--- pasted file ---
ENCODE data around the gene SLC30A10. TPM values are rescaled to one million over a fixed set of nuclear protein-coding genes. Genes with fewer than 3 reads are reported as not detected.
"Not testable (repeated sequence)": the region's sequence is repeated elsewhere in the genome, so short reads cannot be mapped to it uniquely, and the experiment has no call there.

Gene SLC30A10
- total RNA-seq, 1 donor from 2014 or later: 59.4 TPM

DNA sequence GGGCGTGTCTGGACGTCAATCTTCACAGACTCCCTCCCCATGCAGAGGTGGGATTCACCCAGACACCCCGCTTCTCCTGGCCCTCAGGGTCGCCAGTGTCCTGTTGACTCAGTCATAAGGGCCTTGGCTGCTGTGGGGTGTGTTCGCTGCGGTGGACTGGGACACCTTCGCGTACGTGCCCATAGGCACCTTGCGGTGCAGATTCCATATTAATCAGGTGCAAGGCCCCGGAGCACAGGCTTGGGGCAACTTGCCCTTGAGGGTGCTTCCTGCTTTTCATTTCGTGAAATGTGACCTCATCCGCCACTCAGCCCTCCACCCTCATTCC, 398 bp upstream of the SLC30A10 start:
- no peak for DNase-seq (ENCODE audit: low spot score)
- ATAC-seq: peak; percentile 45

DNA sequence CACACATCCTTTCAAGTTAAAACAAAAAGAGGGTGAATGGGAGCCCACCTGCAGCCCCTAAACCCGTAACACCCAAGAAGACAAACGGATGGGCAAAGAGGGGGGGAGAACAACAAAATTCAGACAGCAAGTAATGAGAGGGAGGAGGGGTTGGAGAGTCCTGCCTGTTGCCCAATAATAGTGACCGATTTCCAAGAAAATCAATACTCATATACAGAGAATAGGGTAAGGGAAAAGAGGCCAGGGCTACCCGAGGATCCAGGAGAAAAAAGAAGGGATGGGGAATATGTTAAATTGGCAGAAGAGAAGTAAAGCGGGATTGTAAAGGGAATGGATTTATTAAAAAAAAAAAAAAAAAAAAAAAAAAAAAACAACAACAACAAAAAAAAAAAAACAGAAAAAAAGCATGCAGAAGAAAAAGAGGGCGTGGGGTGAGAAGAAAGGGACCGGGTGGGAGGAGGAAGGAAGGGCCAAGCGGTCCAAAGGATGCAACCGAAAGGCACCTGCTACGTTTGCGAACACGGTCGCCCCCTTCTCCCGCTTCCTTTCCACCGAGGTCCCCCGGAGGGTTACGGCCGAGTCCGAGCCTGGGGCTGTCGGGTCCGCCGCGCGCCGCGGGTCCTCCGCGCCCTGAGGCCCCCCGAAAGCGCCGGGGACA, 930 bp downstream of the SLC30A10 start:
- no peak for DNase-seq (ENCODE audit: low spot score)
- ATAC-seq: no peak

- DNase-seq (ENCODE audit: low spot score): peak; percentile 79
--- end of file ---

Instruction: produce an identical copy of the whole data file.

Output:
ENCODE data around the gene SLC30A10. TPM values are rescaled to one million over a fixed set of nuclear protein-coding genes. Genes with fewer than 3 reads are reported as not detected.
"Not testable (repeated sequence)": the region's sequence is repeated elsewhere in the genome, so short reads cannot be mapped to it uniquely, and the experiment has no call there.

Gene SLC30A10
- total RNA-seq, 1 donor from 2014 or later: 59.4 TPM

DNA sequence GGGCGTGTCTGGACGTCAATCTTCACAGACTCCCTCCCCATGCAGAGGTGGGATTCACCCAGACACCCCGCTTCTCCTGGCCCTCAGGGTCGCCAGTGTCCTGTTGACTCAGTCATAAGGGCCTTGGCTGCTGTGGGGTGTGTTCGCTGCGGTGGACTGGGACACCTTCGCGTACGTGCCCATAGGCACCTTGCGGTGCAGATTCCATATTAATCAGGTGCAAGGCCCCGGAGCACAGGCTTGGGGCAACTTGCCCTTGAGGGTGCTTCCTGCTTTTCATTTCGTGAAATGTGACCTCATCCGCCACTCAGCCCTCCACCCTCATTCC, 398 bp upstream of the SLC30A10 start:
- no peak for DNase-seq (ENCODE audit: low spot score)
- ATAC-seq: peak; percentile 45

DNA sequence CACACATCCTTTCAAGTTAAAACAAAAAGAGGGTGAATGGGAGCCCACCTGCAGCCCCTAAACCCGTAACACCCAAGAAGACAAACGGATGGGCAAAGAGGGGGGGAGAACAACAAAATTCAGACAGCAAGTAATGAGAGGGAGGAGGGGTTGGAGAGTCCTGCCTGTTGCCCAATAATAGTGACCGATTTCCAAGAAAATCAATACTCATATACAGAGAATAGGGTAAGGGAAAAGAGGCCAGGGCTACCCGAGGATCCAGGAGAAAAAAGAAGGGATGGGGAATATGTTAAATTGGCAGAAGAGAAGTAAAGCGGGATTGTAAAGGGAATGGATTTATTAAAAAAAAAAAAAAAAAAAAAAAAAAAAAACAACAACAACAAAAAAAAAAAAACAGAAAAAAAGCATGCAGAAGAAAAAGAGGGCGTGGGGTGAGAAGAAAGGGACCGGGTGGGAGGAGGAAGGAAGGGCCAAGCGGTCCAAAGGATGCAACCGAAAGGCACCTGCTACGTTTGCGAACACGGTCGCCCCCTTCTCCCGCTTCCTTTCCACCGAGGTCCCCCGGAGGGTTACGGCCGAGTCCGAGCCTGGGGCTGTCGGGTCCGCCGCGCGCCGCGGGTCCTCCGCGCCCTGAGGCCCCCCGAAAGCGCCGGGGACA, 930 bp downstream of the SLC30A10 start:
- no peak for DNase-seq (ENCODE audit: low spot score)
- ATAC-seq: no peak

- DNase-seq (ENCODE audit: low spot score): peak; percentile 79